|Firstly apologies for the long silence, we have been so busy we just have not had chance to blog, also we have been out in the boonies for the last week so we have had little cell phone reception. This is obviously a bit of a catch up so bear with us.
On Christmas eve we were at Rhonddas anxiously waiting for a phone call to say come and collect your bike.
To take our minds off the waiting we both did a few chores for Rhondda as she has been so kind to us, I had started cutting the grass and edges when the call came, Karen was midway through vacuuming.
We were busting to get it out of customs before Christmas as a lot of people here take the first two weeks of January off and many places are shut until then. We dropped everything and dashed into central Auckland to customs and got our bike out of the docks at 11am Christmas eve, bearing in mind they were all knocking off at lunchtime. The fact it was so close to the holidays helped we think, the stevedores gave us a jumpstart as someone had unhelpfully turned on and left on one of the few things on the bike that’s permanently live. As a result both batteries were flatter than a very flat thing, so flat they wouldn’t make an led ignition light glimmer. To add to the fun we only had one battery isolator key left which I had made out of an old bolt in Mongolia. It is an extremely sloppy fit now and it’s hard to make the switch contact, the bike fired up with a jumpstart and the alternator was charging but when it died after a few minutes there still wasn’t a sign of life in the batteries. It fired up again with a jump but was running straight off the alternator power, that’s fine but it meant that if I stalled it I would have had problems considering I was in central Auckland traffic (although we are equipped with jumpleads).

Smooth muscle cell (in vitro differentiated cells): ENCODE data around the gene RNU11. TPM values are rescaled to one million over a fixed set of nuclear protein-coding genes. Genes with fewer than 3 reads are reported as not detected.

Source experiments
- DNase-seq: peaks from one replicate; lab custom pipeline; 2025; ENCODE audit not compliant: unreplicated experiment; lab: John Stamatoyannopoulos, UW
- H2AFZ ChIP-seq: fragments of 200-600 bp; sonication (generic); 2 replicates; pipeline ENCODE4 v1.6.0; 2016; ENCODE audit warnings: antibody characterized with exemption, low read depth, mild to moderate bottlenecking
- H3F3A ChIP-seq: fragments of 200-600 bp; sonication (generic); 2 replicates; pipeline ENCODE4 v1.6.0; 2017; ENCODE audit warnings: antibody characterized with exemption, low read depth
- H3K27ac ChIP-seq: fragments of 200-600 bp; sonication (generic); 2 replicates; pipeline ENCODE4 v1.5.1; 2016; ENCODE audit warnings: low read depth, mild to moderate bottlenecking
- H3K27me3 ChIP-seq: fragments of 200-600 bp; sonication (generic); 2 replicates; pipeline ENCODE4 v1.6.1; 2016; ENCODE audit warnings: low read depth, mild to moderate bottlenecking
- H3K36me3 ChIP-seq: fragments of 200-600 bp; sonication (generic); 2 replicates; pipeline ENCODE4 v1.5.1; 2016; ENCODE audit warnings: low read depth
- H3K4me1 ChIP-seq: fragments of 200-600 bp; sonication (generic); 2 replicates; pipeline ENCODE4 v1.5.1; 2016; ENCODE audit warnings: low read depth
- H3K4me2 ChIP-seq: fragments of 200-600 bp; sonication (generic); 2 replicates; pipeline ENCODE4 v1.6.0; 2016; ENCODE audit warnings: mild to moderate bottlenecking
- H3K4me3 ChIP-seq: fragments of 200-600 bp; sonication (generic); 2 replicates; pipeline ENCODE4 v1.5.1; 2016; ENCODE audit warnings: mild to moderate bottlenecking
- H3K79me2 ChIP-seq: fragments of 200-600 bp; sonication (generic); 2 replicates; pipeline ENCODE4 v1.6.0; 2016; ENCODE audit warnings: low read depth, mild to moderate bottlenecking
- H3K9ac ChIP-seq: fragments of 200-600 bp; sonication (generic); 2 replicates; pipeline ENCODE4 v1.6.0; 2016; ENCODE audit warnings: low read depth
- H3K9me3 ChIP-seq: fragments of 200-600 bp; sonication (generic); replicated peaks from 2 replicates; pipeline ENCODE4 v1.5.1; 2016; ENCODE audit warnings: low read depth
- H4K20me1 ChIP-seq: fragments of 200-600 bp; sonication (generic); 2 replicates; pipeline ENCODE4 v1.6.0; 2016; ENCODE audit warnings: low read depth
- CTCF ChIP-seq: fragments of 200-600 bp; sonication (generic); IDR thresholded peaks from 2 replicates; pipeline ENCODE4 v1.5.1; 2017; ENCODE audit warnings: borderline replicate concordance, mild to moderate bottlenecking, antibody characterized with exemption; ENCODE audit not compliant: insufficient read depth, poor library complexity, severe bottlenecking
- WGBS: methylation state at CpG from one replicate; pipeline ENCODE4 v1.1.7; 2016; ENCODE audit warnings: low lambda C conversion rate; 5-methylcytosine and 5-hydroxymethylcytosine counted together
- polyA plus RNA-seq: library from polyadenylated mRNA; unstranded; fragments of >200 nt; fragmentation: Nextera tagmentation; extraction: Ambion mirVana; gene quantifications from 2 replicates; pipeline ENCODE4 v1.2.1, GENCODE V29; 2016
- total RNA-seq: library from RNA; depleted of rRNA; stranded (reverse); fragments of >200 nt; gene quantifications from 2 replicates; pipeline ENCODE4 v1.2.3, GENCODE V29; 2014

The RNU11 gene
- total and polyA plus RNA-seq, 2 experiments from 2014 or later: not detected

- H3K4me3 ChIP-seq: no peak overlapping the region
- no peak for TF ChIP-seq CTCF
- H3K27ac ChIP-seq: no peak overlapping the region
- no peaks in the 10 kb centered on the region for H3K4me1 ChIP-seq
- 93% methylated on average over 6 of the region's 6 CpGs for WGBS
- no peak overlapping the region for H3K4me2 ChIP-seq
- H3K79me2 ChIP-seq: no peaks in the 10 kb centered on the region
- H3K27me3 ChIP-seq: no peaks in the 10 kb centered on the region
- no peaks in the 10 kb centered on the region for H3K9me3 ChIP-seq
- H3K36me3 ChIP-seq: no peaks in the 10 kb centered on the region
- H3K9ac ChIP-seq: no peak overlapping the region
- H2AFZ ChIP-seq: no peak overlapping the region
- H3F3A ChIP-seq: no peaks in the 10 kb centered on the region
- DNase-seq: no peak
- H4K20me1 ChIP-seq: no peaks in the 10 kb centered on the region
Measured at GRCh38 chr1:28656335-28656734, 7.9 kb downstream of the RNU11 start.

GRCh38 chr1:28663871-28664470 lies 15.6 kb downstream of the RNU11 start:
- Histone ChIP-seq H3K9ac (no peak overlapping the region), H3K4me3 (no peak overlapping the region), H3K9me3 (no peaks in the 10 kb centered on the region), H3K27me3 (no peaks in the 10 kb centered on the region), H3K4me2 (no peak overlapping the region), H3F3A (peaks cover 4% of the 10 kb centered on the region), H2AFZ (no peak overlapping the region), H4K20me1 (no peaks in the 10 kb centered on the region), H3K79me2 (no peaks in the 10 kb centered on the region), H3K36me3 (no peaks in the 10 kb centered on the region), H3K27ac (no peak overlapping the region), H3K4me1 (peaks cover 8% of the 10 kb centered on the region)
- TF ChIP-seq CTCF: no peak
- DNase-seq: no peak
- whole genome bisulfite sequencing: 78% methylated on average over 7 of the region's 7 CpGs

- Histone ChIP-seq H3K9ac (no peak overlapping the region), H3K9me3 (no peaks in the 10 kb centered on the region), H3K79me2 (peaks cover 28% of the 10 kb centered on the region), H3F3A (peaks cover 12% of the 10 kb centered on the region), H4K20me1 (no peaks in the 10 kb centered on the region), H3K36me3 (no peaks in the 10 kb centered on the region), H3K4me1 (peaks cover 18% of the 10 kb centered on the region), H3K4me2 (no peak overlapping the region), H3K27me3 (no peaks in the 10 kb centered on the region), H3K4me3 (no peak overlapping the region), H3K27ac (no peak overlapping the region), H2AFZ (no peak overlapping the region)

To add to my stress levels because we’d had to empty all the fuel out for shipping the bike was running on a couple of litres of fuel in the rear emergency tank and the main one was empty. Also once I got moving I realised the front tyre was a bit soft so it was handling very oddly as well. I followed Karen who was in Rhonddas car out into the city, we pulled into a petrol station and Karen managed to put a few litres of petrol in the main tank without the attendant noticing it was still running (we were running on the petrol from the rear tank).
Karen put some petrol in Rhonddas car and went in to pay so I could keep the bike running. Fortunately I could follow Karen home and she had a good map and got us back fairly quickly but we still had to cross the harbour bridge. The bike made it back on what was in the rear tank but it was a scary and stressful ride. By the time I got back I just parked it up, walked away and went back to my chores to take out my stress on the weeds with the strimmer instead of Karen.